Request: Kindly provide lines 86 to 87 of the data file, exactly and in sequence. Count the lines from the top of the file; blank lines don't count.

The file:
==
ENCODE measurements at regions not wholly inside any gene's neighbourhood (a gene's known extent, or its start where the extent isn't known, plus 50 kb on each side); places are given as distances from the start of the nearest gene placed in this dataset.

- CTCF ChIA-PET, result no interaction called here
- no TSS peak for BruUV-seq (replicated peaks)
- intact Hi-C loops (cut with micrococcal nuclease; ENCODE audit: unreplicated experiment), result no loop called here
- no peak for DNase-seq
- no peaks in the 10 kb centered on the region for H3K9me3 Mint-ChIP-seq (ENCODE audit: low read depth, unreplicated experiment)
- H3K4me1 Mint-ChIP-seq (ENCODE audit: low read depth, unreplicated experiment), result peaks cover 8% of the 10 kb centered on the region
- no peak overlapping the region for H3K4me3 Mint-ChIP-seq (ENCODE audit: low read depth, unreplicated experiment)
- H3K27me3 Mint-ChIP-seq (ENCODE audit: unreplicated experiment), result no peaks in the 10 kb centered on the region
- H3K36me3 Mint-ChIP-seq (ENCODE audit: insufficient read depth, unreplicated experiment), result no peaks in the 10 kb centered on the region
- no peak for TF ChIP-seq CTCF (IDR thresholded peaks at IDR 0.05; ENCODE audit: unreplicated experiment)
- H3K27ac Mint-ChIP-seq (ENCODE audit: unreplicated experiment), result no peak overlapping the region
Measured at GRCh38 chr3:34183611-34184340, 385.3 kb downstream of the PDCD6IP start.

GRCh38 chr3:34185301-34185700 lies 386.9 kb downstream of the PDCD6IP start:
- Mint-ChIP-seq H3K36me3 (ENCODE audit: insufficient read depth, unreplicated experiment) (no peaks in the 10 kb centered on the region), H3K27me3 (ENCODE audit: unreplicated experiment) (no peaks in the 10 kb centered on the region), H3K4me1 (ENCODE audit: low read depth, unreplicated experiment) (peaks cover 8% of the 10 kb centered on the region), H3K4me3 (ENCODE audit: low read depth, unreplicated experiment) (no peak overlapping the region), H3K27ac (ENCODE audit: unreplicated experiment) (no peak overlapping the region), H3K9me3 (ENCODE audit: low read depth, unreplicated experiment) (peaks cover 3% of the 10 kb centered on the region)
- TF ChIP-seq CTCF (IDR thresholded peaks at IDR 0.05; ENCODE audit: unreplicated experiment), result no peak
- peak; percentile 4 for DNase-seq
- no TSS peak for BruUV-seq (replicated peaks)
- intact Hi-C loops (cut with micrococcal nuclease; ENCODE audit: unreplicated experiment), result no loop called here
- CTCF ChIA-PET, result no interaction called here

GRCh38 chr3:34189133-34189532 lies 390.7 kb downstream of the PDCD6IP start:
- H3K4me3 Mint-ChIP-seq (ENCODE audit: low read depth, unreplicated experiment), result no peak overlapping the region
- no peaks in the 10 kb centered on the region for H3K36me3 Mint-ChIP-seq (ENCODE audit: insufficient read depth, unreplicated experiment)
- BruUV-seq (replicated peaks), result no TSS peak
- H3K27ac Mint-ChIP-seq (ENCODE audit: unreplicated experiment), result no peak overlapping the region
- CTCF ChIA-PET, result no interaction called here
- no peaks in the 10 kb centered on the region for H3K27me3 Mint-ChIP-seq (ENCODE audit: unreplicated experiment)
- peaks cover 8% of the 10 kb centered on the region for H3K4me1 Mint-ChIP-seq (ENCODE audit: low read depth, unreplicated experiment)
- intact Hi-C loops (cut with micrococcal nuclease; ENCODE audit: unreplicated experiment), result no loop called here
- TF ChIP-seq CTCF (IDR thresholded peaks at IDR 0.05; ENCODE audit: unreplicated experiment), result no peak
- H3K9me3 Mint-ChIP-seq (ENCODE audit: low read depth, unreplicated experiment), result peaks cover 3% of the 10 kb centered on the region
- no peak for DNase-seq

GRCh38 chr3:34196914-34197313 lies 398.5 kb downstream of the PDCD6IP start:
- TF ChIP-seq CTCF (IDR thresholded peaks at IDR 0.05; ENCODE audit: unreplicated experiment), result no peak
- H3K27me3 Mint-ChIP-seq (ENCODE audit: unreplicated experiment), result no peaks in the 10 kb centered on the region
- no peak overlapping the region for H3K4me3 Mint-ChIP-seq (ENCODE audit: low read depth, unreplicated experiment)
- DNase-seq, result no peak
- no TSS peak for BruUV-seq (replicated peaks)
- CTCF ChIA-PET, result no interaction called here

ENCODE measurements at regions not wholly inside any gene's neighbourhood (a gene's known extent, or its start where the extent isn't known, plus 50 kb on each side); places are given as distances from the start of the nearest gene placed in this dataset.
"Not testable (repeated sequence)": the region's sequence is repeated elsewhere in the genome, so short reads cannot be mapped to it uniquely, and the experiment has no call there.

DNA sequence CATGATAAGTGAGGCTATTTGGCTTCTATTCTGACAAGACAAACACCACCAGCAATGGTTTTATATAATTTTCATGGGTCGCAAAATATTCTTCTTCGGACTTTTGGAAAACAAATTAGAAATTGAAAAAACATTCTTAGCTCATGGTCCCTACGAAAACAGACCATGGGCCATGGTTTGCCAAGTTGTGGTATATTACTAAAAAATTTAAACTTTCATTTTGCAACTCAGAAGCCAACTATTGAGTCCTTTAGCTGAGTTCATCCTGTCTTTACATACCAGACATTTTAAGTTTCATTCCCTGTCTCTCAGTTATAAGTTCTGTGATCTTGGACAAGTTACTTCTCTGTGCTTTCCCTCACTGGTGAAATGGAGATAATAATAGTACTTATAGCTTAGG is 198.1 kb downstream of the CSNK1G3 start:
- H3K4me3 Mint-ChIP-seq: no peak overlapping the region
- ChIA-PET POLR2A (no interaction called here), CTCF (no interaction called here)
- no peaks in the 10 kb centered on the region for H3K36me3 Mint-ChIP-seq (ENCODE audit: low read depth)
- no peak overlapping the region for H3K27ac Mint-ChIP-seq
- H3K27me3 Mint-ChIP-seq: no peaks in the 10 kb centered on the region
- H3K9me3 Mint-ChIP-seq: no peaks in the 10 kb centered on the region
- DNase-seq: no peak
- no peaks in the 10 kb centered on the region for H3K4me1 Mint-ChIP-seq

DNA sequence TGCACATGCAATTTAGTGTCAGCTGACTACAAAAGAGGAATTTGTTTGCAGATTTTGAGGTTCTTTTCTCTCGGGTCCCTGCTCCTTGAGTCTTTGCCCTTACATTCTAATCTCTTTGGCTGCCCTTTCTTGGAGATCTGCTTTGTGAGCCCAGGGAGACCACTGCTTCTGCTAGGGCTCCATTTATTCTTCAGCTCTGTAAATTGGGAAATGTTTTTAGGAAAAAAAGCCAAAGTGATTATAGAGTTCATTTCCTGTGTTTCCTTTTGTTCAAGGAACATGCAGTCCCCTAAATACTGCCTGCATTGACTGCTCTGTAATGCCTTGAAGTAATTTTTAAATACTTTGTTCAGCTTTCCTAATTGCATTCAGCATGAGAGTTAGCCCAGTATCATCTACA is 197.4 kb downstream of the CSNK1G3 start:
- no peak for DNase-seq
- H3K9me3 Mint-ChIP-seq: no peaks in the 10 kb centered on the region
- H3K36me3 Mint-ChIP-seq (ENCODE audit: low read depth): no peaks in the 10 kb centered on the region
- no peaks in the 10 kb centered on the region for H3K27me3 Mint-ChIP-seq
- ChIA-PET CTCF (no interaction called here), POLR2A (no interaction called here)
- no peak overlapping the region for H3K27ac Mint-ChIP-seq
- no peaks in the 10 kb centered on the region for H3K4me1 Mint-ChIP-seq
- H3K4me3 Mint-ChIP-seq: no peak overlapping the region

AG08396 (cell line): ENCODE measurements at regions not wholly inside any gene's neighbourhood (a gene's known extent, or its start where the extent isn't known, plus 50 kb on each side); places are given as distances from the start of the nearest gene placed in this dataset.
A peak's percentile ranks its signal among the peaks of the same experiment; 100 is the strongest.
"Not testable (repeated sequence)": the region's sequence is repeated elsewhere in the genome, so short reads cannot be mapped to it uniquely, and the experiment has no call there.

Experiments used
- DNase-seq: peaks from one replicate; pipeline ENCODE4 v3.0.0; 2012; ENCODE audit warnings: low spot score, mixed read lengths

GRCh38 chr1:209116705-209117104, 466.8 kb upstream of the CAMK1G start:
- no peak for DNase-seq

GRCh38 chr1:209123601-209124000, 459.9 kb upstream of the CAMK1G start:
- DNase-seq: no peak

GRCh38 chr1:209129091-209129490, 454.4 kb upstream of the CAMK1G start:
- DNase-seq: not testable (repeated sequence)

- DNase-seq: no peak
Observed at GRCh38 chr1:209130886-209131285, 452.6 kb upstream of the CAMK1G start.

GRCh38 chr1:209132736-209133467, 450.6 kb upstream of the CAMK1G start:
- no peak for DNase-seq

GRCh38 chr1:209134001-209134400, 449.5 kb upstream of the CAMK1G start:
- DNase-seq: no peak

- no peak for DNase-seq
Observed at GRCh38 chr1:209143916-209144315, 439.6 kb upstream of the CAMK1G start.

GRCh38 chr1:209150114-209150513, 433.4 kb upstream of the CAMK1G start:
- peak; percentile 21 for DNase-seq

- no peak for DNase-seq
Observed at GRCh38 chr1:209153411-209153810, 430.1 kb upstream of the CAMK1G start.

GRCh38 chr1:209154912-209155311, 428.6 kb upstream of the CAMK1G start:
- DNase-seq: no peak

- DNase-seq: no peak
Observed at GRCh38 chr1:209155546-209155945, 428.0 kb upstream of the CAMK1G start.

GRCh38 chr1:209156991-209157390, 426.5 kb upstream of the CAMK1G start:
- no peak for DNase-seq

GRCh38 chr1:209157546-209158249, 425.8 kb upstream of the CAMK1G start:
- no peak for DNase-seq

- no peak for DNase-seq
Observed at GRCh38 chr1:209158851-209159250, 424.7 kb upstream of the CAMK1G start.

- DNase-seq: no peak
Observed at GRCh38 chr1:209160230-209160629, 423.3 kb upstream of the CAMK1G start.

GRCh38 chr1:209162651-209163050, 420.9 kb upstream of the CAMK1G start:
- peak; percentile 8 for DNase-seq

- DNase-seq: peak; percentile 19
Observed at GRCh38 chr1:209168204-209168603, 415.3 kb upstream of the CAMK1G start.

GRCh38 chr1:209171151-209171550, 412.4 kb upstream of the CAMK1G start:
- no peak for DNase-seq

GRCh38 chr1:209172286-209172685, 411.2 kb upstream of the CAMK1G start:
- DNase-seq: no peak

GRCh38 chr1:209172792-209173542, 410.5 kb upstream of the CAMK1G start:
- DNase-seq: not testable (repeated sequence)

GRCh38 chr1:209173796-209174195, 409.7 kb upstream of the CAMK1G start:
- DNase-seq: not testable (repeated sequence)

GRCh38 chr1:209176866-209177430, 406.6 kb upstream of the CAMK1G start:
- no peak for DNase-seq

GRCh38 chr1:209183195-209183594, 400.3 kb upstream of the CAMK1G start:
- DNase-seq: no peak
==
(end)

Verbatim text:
Observed at GRCh38 chr1:209155546-209155945, 428.0 kb upstream of the CAMK1G start.

GRCh38 chr1:209156991-209157390, 426.5 kb upstream of the CAMK1G start: